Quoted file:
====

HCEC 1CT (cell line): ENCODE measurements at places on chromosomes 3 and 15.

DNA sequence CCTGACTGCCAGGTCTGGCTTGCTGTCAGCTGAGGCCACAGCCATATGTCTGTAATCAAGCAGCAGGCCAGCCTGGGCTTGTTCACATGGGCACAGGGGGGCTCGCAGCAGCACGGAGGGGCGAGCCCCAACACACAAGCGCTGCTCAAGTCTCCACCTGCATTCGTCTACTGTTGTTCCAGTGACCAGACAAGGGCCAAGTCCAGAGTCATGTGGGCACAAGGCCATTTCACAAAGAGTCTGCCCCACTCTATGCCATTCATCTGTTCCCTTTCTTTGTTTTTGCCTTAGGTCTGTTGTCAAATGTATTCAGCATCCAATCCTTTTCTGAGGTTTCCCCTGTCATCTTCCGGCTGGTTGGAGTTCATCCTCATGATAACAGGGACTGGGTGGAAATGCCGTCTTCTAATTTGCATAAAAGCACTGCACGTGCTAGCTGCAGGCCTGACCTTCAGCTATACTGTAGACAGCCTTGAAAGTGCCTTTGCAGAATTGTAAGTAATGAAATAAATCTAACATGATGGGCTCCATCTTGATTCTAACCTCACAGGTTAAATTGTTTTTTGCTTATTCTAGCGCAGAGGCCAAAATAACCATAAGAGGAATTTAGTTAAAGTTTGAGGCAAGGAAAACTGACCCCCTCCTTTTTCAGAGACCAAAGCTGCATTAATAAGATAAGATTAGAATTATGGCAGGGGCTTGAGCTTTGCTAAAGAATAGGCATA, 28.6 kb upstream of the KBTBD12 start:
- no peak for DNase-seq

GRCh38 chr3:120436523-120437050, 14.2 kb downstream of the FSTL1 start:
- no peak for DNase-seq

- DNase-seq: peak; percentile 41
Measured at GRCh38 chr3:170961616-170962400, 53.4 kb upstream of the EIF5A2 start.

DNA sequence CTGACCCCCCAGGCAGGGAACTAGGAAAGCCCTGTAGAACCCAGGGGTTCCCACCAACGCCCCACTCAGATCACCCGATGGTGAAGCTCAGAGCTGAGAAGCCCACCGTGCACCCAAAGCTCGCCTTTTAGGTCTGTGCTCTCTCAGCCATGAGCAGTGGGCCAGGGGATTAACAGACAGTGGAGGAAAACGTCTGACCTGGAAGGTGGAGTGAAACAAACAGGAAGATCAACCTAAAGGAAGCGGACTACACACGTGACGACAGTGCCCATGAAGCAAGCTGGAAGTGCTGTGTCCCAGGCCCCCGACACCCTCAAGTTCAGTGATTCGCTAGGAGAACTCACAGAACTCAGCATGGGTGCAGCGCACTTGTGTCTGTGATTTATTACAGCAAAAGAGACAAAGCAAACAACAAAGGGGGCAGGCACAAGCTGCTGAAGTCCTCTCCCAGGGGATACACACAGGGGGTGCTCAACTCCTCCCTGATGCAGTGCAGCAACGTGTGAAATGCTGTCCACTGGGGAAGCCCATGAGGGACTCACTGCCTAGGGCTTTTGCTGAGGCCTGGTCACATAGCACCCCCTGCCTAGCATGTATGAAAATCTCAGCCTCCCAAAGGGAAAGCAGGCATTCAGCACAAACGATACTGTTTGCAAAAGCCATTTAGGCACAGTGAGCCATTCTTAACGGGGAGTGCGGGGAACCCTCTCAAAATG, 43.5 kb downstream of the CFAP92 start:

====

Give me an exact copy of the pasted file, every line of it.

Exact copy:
HCEC 1CT (cell line): ENCODE measurements at places on chromosomes 3 and 15.

DNA sequence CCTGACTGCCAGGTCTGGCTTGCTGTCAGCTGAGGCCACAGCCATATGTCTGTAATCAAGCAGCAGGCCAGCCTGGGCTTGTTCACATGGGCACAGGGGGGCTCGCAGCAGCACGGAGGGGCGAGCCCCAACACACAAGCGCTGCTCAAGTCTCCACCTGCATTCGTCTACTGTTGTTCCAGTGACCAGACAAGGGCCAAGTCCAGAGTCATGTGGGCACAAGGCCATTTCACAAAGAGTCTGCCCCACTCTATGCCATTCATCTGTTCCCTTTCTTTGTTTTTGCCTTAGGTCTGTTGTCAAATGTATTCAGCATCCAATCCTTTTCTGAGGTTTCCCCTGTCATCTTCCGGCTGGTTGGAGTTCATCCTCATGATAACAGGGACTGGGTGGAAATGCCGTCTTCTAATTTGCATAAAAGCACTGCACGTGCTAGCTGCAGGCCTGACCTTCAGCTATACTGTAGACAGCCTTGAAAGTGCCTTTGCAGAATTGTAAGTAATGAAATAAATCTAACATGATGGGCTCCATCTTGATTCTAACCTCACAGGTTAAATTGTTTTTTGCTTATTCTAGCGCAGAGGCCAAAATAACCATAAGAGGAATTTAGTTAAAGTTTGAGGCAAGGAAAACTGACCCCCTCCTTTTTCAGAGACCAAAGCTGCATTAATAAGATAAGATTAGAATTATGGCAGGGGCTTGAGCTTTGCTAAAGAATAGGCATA, 28.6 kb upstream of the KBTBD12 start:
- no peak for DNase-seq

GRCh38 chr3:120436523-120437050, 14.2 kb downstream of the FSTL1 start:
- no peak for DNase-seq

- DNase-seq: peak; percentile 41
Measured at GRCh38 chr3:170961616-170962400, 53.4 kb upstream of the EIF5A2 start.

DNA sequence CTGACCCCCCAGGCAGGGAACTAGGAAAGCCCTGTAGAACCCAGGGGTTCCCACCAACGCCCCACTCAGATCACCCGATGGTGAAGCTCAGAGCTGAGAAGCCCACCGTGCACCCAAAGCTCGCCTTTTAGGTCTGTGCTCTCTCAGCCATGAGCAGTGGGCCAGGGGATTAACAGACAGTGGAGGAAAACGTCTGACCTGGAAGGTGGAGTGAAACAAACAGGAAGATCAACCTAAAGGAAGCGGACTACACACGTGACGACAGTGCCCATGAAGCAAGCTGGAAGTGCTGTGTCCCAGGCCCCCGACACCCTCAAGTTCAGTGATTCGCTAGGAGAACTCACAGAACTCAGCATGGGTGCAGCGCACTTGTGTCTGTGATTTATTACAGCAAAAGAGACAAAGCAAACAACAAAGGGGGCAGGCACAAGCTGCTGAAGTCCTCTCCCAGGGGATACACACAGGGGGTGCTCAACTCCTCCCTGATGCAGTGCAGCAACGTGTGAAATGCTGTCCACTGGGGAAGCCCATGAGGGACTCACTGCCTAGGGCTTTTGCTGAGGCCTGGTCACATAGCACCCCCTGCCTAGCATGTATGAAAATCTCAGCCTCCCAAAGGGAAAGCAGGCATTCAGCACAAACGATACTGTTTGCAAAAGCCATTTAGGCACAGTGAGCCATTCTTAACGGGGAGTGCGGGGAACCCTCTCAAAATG, 43.5 kb downstream of the CFAP92 start: